“I bought the dam, Dance Thewayouare, at Fasig-Tipton in 2013. I always thought she had a great pedigree even though she wasn’t a great racehorse. Interestingly, she is from the same family of [breeder] David Anderson’s horse Gretzky the Great, and she is in foal to Nyquist, the sire of Gretzky the Great, arguably the present favourite for this year’s Queen’s Plate. I really thought that was a nice horse to pick up. I kept her first foal, a filly named Dance Ready, who was claimed and then I claimed her back with my partner on many horses, Donald Whalen. I like that family a lot. I think she’ll be a nice mare down the road as well.”
After an eighth-place finish in his debut last August at Woodbine, Stephen finished second in his next start, following it up with an ultra-impressive score in the Coronation Futurity on November 1.
The Kevin Attard trainee is in Ontario in preparation for the start of the 2021 Woodbine Thoroughbred campaign, slated for April 17.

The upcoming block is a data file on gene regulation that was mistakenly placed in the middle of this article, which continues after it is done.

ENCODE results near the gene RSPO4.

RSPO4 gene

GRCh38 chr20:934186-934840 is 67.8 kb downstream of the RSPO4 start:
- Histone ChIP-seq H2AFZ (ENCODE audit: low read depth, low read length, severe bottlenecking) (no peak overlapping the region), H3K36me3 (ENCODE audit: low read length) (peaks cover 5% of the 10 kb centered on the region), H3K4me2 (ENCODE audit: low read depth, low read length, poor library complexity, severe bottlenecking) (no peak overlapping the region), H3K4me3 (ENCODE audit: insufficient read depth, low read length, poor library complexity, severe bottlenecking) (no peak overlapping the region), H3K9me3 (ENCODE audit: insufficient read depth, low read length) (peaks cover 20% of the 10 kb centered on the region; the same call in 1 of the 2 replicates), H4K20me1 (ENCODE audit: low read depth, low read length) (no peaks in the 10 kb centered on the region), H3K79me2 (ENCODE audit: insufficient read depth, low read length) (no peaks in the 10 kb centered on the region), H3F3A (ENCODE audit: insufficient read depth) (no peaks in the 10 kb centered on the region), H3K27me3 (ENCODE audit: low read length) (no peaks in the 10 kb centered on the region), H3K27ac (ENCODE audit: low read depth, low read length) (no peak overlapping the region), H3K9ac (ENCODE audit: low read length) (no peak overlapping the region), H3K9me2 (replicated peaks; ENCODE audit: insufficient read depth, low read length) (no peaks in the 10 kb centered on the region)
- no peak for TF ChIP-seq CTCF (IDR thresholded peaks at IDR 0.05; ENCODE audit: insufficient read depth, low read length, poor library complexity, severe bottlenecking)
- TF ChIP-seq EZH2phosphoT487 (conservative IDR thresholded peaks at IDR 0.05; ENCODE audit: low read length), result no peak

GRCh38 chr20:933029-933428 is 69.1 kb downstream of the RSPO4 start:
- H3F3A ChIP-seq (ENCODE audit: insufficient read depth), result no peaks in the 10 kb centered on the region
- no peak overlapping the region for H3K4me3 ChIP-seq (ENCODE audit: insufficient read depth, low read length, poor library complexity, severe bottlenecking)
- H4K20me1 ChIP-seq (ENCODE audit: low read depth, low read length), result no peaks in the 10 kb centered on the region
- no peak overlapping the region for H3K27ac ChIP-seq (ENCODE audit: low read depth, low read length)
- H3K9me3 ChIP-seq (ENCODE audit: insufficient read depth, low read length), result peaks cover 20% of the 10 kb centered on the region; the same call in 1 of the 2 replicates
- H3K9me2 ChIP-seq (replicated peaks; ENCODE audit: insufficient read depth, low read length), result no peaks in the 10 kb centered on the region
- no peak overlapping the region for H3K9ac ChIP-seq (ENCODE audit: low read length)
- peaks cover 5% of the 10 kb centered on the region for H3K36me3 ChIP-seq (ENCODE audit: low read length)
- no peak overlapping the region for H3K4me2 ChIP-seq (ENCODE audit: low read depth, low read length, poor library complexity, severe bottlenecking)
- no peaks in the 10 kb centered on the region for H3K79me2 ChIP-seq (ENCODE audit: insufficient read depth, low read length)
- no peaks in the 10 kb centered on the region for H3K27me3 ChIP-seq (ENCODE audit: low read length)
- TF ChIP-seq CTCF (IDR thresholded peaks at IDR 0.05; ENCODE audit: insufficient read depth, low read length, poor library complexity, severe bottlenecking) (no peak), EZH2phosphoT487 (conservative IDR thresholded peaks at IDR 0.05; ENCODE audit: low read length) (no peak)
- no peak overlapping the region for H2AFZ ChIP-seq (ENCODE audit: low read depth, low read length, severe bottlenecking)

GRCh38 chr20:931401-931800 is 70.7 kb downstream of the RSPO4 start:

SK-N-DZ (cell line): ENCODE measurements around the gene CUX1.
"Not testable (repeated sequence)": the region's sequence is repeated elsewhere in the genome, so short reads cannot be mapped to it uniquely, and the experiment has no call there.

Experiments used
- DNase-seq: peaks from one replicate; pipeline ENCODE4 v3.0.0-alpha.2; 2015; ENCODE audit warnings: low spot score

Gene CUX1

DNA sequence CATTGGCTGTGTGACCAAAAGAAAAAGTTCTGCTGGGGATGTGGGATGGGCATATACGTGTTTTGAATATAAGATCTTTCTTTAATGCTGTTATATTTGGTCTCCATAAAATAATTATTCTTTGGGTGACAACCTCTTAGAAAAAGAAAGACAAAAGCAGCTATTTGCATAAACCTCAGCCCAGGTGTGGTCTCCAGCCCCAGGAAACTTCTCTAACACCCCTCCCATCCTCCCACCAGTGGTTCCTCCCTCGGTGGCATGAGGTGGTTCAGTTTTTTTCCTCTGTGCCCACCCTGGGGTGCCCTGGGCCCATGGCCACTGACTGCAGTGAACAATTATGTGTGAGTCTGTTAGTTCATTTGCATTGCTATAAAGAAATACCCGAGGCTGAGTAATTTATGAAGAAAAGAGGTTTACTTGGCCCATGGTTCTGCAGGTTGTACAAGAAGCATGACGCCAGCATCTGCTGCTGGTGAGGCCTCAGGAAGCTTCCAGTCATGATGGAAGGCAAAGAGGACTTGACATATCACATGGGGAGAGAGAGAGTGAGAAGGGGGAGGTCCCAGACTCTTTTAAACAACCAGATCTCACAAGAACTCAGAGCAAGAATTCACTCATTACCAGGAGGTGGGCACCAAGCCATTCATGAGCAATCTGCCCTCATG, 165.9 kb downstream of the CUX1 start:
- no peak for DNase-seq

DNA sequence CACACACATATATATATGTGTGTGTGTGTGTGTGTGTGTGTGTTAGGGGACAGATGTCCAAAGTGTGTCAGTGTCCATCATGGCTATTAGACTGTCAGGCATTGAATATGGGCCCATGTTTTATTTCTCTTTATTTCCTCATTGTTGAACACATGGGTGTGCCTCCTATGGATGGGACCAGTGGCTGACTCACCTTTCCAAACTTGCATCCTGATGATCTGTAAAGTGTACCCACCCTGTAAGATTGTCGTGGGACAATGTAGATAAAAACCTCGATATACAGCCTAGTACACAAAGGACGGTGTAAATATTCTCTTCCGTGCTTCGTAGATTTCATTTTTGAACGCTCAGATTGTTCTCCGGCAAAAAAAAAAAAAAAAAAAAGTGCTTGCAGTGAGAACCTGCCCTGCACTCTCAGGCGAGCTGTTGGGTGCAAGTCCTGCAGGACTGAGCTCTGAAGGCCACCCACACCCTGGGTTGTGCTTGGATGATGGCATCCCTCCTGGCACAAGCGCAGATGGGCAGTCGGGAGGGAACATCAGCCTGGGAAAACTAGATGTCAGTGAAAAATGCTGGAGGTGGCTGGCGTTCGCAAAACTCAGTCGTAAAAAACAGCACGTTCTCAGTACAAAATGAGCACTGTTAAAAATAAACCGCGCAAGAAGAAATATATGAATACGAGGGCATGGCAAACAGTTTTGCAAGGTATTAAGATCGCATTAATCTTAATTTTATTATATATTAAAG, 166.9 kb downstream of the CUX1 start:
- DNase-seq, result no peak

“Stephen, his dam is Naughty Holiday. I also owned her mother, Mrs. Coolidge. I really, really liked that mare and had her for a few years. When I saw Naughty Holiday at the 2017 November Keeneland sale – she was in foal to what would become Stephen – I bought her. I kind of lucked out buying her at a very reasonable price. I was happy that I was able to get back into that family. I told people that I liked the mother so much that I bought the daughter.”
Clancy, who would venture to Woodbine on weekends in his younger days hoping to put some money in his pockets by handicapping the races, also loves racing so much that he decided to get into the sport in a different capacity in the mid-2000s.